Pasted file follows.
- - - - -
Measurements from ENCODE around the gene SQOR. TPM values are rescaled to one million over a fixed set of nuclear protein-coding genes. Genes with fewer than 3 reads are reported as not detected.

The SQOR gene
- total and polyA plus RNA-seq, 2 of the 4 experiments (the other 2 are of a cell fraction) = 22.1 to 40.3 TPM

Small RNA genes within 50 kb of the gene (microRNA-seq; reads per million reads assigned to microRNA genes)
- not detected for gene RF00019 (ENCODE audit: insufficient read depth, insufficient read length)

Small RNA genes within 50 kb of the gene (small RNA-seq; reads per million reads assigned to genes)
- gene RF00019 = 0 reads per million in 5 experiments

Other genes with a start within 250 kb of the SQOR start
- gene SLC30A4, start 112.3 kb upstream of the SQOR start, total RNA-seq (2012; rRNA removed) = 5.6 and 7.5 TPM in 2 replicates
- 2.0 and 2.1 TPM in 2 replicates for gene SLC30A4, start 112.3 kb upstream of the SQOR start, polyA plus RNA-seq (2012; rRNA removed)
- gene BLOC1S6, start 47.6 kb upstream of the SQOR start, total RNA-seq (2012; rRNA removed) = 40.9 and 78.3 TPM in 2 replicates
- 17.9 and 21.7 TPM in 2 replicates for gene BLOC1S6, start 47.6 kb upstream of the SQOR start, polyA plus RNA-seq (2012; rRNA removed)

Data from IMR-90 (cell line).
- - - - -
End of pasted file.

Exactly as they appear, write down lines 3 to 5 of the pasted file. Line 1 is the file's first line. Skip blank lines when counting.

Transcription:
- total and polyA plus RNA-seq, 2 of the 4 experiments (the other 2 are of a cell fraction) = 22.1 to 40.3 TPM

Small RNA genes within 50 kb of the gene (microRNA-seq; reads per million reads assigned to microRNA genes)
- not detected for gene RF00019 (ENCODE audit: insufficient read depth, insufficient read length)